Before the main study (Experiment 2), preliminary studies (Experiment 1) were carried out with two batches of embryos to determine the time when most of the bovine embryos would be at the 4-cell stage, to ensure that timing of egg “selection” would be appropriate and to account for any differences between human and bovine embryo growth. During these preliminary investigations, and beginning at 36 hours post-fertilisation, embryos were assessed at intervals of 12 hours up to day 7 (post–insemination). Embryos were in three different treatments, as follows:
- SOFaaBSA followed by SOFaaBSA + 2% lipoprotein solution
- SOFaaBSA followed by SOF + 10% serum
Thus, differential growth and viability of embryos assigned to any of these three treatments could also be assessed. All of these blastocysts were also fixed for cell counts with Hoechst stain and observed under a fluorescence microscope (x400 magnification).
Preliminary data showed that the greatest prevalence of 3-4 cell embryos in SOFaaBSA occurred between 44 hours (43.1% of total embryos) and 56 hours post insemination (32.3% of total embryos), so the embryos were assessed during the remainder of the study (Experiment 2) on day 2 between 48 and 52 hours post-insemination. The presence of serum in Experiment I increased blastocyst yields (23.3% and 50% of total embryos under that treatment at 152 and 164 hrs post-insemination respectively). Use of lipoprotein supplement in SOFaaBSA supported blastocyst formation, especially between 152 and 164 hours (9.09% and 36.6% respectively). Unsupplemented SOFaaBSA had the lowest yields of blastocysts (6.15% and 21.54% at 152 and 164 hours). Thus sequential culture (SOFaaBSA followed by SOF+10% serum) proved to be the system that gave the best blastocyst yield.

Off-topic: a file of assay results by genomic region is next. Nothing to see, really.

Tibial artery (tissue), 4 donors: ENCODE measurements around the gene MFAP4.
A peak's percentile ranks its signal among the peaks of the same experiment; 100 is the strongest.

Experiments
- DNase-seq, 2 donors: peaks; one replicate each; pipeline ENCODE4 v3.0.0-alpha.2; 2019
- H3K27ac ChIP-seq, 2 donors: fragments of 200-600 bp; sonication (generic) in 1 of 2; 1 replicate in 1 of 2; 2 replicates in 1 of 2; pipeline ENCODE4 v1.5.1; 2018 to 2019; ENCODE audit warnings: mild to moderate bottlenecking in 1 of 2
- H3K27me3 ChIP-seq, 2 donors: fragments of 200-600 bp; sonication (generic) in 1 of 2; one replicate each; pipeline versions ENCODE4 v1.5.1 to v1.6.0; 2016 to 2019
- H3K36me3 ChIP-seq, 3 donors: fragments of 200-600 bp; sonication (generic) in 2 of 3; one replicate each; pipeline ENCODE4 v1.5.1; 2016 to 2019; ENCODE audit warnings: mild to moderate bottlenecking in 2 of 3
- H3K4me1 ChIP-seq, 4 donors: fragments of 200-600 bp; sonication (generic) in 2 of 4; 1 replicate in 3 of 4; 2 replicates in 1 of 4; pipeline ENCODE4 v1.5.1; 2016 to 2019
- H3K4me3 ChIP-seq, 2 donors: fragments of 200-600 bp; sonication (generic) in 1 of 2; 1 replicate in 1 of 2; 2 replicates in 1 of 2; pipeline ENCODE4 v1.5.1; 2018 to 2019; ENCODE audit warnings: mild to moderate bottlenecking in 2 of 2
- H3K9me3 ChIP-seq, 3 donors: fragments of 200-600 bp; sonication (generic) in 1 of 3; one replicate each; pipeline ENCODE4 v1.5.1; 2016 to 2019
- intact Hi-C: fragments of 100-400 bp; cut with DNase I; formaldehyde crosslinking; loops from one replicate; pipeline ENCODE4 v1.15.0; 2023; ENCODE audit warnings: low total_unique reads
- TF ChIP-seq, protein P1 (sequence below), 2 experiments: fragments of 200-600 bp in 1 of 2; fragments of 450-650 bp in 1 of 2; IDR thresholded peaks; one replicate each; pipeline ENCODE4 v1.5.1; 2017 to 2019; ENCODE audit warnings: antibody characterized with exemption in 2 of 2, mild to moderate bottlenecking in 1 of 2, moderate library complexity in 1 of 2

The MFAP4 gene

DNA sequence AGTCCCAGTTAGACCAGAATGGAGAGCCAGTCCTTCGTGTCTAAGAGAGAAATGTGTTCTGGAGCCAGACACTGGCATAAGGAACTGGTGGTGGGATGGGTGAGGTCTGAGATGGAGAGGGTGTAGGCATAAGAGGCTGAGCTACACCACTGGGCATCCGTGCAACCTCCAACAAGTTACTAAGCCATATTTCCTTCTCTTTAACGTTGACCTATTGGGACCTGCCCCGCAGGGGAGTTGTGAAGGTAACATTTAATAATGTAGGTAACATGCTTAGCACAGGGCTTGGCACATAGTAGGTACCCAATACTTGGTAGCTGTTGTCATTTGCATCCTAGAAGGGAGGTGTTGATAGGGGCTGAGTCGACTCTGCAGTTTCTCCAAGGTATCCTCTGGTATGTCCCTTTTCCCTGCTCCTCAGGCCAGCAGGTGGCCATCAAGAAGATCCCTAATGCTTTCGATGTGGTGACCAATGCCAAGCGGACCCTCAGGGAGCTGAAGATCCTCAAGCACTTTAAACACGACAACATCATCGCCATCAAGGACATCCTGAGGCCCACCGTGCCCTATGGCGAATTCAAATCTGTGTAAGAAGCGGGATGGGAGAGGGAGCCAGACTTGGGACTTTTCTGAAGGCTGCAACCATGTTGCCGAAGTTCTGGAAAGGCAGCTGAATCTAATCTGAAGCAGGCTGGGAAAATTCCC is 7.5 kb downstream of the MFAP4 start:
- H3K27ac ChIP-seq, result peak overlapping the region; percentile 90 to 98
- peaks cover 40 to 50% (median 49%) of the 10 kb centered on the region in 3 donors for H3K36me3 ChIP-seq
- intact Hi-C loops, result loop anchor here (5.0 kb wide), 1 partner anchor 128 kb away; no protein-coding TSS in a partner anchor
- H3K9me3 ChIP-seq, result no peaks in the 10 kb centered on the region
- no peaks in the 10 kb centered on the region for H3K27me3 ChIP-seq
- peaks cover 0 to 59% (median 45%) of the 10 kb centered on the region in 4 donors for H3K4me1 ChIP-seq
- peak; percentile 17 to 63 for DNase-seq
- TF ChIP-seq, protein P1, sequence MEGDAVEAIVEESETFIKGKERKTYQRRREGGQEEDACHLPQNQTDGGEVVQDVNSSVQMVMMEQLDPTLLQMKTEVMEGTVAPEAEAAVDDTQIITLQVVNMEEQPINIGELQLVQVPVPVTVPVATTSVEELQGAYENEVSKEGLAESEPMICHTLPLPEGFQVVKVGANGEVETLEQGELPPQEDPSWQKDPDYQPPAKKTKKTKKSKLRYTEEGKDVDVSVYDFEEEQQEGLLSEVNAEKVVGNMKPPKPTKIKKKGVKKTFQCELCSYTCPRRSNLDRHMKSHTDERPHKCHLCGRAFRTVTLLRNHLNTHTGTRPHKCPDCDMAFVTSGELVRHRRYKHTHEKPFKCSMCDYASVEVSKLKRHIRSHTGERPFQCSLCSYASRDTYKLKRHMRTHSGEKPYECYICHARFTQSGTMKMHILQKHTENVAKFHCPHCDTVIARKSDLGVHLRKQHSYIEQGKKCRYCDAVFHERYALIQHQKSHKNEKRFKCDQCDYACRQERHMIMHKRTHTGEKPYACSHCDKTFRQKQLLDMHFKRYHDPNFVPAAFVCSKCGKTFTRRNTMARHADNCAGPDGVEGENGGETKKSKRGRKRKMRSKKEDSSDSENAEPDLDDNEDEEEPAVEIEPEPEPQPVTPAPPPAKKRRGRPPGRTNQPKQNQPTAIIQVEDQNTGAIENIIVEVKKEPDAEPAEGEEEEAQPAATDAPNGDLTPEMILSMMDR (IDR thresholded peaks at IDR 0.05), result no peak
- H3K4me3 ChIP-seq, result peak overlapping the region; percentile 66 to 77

Final results (Experiment 2) showed that Day 2 embryos that were selected gave higher yields (mean ± SEM) of blastocysts (1.14 ± 0.54 vs 0.32 ± 0.14 for the unselected ones) and also of grade 1 blastocysts on day 7 (0.5 ± 0.23 vs 0.14 ± 0.07). However, unselected embryos that reached blastocyst stage on day 7 showed no significant difference in terms of either cell counts (mean of selected group 72.93 ± 6.23 vs 69.71 ± 14.44 for unselected group) or diameter (171.58 μm ± 2.65 vs 170.42 μm ± 5.41) with the selected group. This showed that even though just a few developed, those unselected embryos that became blastocysts were comparable in quality and viability to blastocysts from selected embryos. These results are discussed in relation to the repercussions such findings, if they were to be echoed in human ART, could have ethically, scientifically and in relation to patients in a human IVF clinic, where embryos are selected for transfer and cryopreservation on day 2 and the unselected ones are discarded.